In the meantime, it’s crucial to ramp up the science and technology we currently have at our disposal to prevent surges after we’re able to flatten the curve, returning it to zero. This includes:
- Dramatically increase testing for the COVID-19 virus. While we have tested nearly 3.5 million people in the U.S. as of April 16, this is merely a drop in the bucket. Some experts suggest that we need to test about 1 million people a day for up to about a year to fully understand who has the virus in order to stop resurgence. This would include testing some frequently if they come in contact with the public—this includes those who work in essential services
such as grocery stores and factories that produce food and other necessary products such as toilet paper.
- Require temperature checks before entering public buildings/gatherings. This technique was used in countries that were exposed but recovered quickly, including Taiwan and South Korea. As we try to regain a sense of normalcy it’s crucial that those with an elevated body temperature be checked before making broader contact with others. Those with elevated temperatures should be asked/required to return home and tracked.
- Institute robust contact tracing of flares ups. When subsequent outbreaks occur—and they will—it is imperative to trace them and respond quickly. People can be traced by their phones and by interview, revealing others they’ve come in contact with. These people can then shelter at home without inducing widespread shelter-in-place orders, as we’re currently experiencing. These “micro quarantines” may prove effective in preventing a large-scale second wave of pandemic.
- Continued use of facemasks in public. At the beginning of the pandemic we were advised not to wear masks. Fairly quickly the science community began to understand that facemasks helped reduce spread of the virus and that masks were especially necessary for healthcare workers. As availability of masks increases, all of us will be able to wear higher quality masks like those medical professionals seek. This will reduce spread and help flatten to zero.
- Increased use of antibody tests. This test is already available, and it shows whether or not your body developed antibodies to the COVID-19 virus. It is likely that many more people became infected with this virus than we’re aware of. That it is a good thing, as these people may have a certain level of immunity to catching and spreading the virus. While this has not been determined at this time that has been the case with other coronaviruses that bear a strong resemblance to the one that causes COVID-19.
- Reduced contact in public. Until there is a vaccine, we will not be able to have the types of public gatherings we had before the pandemic without risking a resurging outbreak. We will slowly begin to have larger gatherings, but it’s crucial that all of the other strategies on this list are in effect before we can resume congregating at large events such as concerts and sporting events.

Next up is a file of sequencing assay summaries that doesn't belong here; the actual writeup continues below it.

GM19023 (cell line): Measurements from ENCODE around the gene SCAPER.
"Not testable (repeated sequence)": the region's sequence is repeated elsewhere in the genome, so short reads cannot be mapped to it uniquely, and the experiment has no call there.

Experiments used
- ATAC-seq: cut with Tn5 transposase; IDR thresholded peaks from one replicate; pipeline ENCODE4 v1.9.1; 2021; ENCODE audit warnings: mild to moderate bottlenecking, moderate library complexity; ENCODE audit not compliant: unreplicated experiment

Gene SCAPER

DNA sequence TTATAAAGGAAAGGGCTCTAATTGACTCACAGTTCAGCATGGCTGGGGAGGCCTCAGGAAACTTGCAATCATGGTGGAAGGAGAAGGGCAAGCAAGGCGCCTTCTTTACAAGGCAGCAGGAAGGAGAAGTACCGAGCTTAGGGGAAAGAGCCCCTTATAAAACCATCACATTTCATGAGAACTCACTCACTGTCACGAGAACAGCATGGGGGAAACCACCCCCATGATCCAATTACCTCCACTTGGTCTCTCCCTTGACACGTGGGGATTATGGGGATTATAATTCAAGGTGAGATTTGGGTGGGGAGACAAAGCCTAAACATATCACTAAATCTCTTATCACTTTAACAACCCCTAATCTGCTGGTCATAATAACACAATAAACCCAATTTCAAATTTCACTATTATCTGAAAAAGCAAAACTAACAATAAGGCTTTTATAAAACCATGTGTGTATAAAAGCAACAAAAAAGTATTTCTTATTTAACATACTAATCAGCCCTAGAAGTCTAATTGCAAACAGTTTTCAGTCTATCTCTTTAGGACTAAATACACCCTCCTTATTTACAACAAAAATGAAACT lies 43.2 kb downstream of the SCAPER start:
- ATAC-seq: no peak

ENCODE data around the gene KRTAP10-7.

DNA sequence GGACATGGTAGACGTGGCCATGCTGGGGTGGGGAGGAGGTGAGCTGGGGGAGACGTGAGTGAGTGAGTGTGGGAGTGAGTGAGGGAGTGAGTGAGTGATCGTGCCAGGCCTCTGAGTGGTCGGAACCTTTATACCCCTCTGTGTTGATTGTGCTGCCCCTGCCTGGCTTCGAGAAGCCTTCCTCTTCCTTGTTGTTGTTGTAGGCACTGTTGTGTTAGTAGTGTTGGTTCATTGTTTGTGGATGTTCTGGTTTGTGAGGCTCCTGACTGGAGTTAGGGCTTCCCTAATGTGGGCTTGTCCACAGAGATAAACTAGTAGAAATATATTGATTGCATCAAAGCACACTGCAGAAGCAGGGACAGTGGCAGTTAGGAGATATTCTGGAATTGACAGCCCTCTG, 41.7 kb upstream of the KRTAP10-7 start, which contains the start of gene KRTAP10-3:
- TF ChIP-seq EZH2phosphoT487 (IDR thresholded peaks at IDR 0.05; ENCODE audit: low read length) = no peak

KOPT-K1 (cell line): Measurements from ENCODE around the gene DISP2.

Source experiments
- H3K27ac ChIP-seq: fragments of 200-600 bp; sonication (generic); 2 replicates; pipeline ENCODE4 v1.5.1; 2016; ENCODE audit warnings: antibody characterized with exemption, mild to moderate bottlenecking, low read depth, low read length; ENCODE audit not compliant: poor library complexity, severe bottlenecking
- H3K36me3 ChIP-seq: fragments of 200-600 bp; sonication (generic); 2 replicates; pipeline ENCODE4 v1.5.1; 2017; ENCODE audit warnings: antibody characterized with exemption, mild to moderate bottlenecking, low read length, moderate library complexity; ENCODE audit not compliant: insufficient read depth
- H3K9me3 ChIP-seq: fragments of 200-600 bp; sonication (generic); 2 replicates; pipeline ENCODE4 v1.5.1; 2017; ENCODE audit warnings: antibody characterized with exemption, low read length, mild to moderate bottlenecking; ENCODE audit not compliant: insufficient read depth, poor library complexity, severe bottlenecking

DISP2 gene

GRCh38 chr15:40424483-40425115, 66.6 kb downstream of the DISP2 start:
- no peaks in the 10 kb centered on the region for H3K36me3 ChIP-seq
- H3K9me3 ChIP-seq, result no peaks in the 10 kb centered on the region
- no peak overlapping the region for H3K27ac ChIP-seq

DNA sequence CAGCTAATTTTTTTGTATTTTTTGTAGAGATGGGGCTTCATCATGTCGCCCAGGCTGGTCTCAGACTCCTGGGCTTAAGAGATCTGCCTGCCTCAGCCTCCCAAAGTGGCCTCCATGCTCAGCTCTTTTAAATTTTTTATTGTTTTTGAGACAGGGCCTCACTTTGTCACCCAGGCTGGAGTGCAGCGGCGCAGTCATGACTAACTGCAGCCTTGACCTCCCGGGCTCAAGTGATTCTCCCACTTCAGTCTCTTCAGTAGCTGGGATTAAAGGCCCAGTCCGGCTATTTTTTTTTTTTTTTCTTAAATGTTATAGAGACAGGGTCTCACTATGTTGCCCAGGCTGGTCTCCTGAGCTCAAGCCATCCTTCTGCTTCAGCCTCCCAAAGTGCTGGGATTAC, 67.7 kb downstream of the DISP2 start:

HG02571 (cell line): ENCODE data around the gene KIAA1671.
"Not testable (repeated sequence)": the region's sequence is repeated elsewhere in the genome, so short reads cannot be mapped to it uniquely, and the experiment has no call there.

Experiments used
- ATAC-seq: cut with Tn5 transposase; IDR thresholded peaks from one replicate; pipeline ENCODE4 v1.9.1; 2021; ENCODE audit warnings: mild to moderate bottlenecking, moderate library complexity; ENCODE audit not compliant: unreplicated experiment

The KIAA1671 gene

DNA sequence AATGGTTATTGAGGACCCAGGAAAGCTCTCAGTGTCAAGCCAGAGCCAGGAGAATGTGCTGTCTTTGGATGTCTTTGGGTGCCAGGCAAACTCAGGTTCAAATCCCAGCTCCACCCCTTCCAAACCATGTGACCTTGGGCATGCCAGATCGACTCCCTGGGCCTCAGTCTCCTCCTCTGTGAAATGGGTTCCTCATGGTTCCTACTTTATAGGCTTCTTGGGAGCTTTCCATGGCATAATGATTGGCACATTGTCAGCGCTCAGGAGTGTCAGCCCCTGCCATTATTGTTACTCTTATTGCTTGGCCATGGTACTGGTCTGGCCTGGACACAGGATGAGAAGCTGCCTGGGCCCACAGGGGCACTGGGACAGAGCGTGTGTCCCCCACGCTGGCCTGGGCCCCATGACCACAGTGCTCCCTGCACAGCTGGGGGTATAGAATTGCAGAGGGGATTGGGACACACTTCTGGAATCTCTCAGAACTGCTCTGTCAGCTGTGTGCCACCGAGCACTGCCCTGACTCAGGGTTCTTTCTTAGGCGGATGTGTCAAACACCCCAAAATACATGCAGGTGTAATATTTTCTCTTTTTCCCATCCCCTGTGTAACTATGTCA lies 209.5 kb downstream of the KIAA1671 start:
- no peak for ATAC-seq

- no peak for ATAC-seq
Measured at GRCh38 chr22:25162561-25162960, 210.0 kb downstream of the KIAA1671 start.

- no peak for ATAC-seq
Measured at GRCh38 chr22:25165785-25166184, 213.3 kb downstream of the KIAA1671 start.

YOUR TAKE AWAY: The pandemic will dramatically reduce as we ramp up testing for the virus itself and for antibodies, and follow behavior guidelines based on these results. The virus itself will not be eradicated until a safe and effective vaccine is administered to all.
What is the risk in opening up society too quickly?
The medical community faces enormous pressure from the public and the government to return to normal as soon as possible. Yet that risks a resurgence that could be even more deadly than the pandemic we’re currently experiencing. That’s because second rounds of pandemics are often more severe because viruses are adaptable.
One reason for this is that viruses mutate readily, primarily because RNA sequences are more subject to replication errors than are DNA sequences. As of now, it appears that there are at least 8 variant strains of the virus that causes COVID-19. One advantage of these varying strains is that they help scientists track infection paths. And this virus has also mutated at about 1/8 to 1/10 the rate of a typical influenza virus. This means that we are more likely to develop a vaccine that remains effective for longer because there is less change in the virus while it is still traceable.
On the other hand, the longer the pandemic lasts, the more opportunity the virus has to mutate. When a person gets ill, the virus replicates as many as a trillion times within that host. Each of these is an opportunity for a small shift. These mutations don’t necessarily cause a separate strain—that occurs when the mutated version enters another person or host, and then that version begins to replicate. When a virus replicates as effectively as the COVID-19 virus does it increases the chance of mutant strains over time. That makes it crucial for the medical community to work quickly and efficiently to create a vaccine before the virus mutates to a version that is resistant.
On the other hand, humans are adaptable as well, and antibodies help to create “herd immunity.” Herd immunity is the state where enough people have been exposed to the virus and survived that it makes it difficult for the virus to proliferate through a population. It doesn’t matter whether a person was severely ill or asymptomatic so long as they developed antibodies that make them immune to infection.
A caveat to this: Research performed at Stanford University indicates that the COVID-19 virus may not be as easily thwarted by herd immunity as other coronaviruses have been. At this point we are not certain that people are “immune” to COVID-19 after they fight off the illness, creating antibodies. More research is needed along these lines to determine the effectiveness of antibodies in preventing recurrence and supporting herd immunity.
Soon enough we’ll know if antibodies provide immunity that is lifelong, fairly long-term (a few years) or short term—only a few weeks to a few months. While antibodies to most other coronaviruses have provided immunity, it’s not clear whether or not that will be the case with this coronavirus. This will take more scientific study, but we should understand this more fully in the coming months.
In addition, a vaccine will eventually be developed. While the current estimate is 18-24 months, it could be considerably shorter based on the enormous energy being poured into the effort. And this effort will only increase as the curve flattens to zero and the primary emphasis shifts to eradicating the virus for good.
YOUR TAKE AWAY: We must be abundantly cautious in re-opening society because we do not know, yet, how effective “herd immunity” will be in preventing a second wave of the COVID-19 pandemic.